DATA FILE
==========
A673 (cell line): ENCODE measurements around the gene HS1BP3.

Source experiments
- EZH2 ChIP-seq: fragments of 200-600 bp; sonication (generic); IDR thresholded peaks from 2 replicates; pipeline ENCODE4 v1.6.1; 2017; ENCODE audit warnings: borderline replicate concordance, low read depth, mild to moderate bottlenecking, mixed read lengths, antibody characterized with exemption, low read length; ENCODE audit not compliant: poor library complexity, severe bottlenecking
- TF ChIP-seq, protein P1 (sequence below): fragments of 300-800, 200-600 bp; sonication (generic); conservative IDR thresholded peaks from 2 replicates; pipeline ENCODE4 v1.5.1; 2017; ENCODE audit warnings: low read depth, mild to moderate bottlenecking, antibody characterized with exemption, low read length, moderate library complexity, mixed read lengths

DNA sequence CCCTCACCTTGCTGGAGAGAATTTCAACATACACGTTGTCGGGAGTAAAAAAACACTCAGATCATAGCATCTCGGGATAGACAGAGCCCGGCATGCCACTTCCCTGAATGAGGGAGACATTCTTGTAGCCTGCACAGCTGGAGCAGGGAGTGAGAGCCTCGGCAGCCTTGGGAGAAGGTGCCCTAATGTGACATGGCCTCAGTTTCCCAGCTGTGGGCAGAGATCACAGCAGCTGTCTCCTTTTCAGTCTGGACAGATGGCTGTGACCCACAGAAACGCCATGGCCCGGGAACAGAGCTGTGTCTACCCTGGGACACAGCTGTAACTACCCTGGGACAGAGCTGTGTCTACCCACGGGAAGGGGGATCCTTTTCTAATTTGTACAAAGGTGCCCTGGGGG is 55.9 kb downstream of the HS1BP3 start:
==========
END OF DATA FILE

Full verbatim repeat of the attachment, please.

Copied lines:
A673 (cell line): ENCODE measurements around the gene HS1BP3.

Source experiments
- EZH2 ChIP-seq: fragments of 200-600 bp; sonication (generic); IDR thresholded peaks from 2 replicates; pipeline ENCODE4 v1.6.1; 2017; ENCODE audit warnings: borderline replicate concordance, low read depth, mild to moderate bottlenecking, mixed read lengths, antibody characterized with exemption, low read length; ENCODE audit not compliant: poor library complexity, severe bottlenecking
- TF ChIP-seq, protein P1 (sequence below): fragments of 300-800, 200-600 bp; sonication (generic); conservative IDR thresholded peaks from 2 replicates; pipeline ENCODE4 v1.5.1; 2017; ENCODE audit warnings: low read depth, mild to moderate bottlenecking, antibody characterized with exemption, low read length, moderate library complexity, mixed read lengths

DNA sequence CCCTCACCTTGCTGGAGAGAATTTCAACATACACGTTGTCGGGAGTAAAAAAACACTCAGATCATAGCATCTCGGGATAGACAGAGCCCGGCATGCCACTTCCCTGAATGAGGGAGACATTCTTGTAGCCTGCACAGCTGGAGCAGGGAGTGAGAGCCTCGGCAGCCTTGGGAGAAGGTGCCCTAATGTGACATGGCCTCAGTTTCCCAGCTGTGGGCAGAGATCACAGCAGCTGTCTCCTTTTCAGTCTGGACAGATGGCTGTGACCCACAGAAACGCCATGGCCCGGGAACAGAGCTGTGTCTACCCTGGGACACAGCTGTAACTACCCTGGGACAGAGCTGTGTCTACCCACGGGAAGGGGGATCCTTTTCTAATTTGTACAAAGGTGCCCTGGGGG is 55.9 kb downstream of the HS1BP3 start: